Love’s Labor’s Lost Student Review

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Love’s Labor’s Lost Student Review

Leann Stick, Staff Writer

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Although it may be hard for the average high school student to completely comprehend Shakespeare play, between the iambic pentameter and oftentimes odd subject matter, the Hug High Harlequin’s rendition of the classic made it entertaining for the entire audience. Friday’s closing show was the final bang, and the actors certainly made a good impression. Love’s Labor’s Lost was one of William Shakespeare’s earliest comedies and was represented wonderfully by the theatre students of Hug.

Love’s Labor’s Lost is about the King of Navarre and his three lords: Berowne, Dumaine, and Longaville. The King and his three lords take a vow of academics, which includes restrictions such as fasting, not sleeping, and not seeing women for 3 years. The same day the men take this vow, the Princess of France shows up to Navarre with her three ladies: Rosaline, Katherine, and Maria. This presents a problem for the four men, because as soon as they meet the women, they all want to break their vows.

The acting was excellent, nobody forgot lines or had problems emoting. The movements of the actors weren’t awkward, and no one was standing around idly waiting for their lines. Although there was an actor who played multiple characters, she made distinct changes to her acting and appearance as not to confuse the audience. What was most impressive about the acting was the complete absence of nervousness: all the actors were completely comfortable in front of an audience (when nervousness can be distracting to the audience). The set of the play was simplistic in its design, which was perfect for this play, as the focus should be on the dialogue. The props that were used were all appropriate and realistic.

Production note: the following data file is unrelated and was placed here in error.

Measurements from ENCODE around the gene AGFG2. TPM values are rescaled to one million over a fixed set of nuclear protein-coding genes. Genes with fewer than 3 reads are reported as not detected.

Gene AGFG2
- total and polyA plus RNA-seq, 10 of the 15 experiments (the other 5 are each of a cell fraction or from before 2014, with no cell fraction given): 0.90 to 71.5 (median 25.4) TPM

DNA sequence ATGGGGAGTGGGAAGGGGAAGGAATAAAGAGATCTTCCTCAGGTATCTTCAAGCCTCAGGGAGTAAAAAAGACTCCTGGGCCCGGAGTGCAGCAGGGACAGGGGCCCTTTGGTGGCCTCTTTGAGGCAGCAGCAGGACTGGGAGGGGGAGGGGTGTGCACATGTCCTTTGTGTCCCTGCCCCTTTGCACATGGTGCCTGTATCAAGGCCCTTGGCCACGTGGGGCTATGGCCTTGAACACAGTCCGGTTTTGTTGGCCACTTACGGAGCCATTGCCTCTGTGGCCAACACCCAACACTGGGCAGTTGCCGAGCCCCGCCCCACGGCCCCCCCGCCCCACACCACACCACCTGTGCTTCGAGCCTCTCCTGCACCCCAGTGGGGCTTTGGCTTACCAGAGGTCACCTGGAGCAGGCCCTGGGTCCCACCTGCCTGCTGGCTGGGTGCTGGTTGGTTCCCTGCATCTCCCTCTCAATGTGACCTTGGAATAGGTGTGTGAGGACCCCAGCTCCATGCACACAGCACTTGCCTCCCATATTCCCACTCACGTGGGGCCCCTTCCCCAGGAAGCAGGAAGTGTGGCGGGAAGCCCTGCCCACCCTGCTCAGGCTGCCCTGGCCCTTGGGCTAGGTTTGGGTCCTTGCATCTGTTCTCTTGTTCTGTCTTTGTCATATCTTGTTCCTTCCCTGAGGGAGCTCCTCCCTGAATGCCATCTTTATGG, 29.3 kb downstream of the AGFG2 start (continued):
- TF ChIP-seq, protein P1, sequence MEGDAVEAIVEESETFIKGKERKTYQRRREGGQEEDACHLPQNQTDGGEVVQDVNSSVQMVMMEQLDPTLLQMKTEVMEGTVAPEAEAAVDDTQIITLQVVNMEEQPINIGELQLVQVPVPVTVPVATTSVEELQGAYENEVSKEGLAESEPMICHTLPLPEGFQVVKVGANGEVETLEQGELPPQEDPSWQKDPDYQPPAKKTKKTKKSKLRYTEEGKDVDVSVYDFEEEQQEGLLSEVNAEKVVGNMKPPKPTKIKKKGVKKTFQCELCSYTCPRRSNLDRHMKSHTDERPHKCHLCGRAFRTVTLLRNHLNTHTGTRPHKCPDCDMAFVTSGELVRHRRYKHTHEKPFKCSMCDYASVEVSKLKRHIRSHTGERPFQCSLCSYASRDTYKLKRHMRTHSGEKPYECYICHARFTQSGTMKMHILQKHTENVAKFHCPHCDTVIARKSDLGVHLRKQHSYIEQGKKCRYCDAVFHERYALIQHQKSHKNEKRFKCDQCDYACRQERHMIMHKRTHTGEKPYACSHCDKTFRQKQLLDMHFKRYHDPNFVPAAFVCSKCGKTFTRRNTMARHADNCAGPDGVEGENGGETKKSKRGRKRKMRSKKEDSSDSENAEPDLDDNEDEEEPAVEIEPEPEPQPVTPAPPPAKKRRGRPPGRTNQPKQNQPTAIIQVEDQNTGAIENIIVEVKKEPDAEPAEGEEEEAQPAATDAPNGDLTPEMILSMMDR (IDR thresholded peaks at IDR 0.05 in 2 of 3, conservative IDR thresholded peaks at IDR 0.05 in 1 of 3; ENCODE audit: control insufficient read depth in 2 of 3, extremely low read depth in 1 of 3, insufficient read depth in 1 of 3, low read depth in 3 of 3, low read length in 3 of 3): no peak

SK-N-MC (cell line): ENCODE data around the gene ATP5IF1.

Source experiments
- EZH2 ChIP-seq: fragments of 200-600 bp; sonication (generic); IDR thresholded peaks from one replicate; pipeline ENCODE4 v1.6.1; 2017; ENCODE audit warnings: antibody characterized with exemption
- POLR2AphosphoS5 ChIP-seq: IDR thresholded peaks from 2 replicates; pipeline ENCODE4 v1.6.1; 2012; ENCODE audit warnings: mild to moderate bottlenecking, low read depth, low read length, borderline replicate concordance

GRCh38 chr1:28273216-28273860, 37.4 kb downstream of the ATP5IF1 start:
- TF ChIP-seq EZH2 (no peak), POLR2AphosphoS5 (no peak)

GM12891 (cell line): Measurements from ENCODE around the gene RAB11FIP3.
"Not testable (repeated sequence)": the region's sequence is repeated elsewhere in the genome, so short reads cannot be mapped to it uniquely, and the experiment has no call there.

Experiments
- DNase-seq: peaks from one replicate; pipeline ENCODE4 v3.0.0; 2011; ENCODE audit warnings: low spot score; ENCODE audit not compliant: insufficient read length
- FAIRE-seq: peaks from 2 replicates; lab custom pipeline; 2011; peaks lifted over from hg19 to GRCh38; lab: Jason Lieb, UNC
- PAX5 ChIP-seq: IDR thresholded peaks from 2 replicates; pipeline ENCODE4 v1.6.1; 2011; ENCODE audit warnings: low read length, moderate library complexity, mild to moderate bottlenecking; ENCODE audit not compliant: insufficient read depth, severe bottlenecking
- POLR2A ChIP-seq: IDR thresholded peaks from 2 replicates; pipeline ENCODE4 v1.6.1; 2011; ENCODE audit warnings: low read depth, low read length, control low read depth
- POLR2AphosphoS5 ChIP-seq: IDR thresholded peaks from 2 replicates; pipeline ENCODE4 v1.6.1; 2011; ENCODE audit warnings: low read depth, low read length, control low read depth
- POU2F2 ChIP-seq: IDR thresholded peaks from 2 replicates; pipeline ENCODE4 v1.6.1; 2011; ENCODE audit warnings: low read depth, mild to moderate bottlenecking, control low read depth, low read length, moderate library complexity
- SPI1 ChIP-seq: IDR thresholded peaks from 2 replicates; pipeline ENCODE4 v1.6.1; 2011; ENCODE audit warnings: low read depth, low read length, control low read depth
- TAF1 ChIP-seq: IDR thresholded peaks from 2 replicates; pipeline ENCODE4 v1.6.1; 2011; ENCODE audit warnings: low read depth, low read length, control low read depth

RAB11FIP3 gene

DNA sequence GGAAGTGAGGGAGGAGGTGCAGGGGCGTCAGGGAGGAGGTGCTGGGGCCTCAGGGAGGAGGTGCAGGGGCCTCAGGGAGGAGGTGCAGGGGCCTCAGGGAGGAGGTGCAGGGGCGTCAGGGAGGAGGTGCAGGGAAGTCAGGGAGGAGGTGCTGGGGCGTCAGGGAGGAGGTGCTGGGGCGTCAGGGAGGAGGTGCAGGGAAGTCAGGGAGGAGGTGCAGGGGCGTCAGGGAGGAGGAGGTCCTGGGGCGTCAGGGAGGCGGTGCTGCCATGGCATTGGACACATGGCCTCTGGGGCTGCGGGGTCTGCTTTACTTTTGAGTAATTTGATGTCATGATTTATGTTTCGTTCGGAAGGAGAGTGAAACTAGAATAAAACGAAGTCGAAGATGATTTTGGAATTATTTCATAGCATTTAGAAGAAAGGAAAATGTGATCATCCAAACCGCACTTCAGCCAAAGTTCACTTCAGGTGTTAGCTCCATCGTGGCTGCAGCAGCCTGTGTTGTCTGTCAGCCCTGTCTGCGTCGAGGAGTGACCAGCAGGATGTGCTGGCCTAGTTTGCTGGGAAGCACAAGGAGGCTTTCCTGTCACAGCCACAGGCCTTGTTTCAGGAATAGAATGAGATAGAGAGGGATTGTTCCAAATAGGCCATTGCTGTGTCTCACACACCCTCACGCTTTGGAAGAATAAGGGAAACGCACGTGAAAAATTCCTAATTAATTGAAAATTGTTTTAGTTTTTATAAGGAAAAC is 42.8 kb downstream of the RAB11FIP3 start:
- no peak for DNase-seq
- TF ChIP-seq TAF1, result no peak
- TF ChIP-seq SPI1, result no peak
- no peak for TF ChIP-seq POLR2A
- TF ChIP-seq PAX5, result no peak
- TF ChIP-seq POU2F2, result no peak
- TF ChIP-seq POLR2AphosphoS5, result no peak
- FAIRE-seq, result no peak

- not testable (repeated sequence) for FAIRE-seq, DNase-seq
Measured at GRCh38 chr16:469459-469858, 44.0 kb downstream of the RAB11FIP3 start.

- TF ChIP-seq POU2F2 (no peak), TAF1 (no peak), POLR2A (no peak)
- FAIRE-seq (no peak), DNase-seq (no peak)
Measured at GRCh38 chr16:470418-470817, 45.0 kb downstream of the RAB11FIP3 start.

One element that particularly stood out was the modernization of the classic. In their rendition, the couples were all dressed in a similar fashion. Berowne and Rosaline were an e-boy/e-girl couple, Dumain and Katherine were dressed in athletic clothing, and Longaville and Maria were dressed as nerds. This made all of the couples easy to follow for the audience, as well as made it relevant for an audience of today’s adolescence. Dollar Shakespeare has been a tradition at Hug for many years. Because all the scripts are free, Mr. Roberts, the play director, is able to charge very little, only $1, for the Shakespeare plays. Because Shakespeare plays are very cost effective, in the future I’d like to see more Shakespeare plays from the Hug theatre. The Taming of the Shrew or The Merchant of Venice would be an excellent choice for another comedy, and something I’d love to see from the theatre. Although comedies are always a hit, a tragedy like Antony and Cleopatra or a classic like Hamlet would also be very entertaining.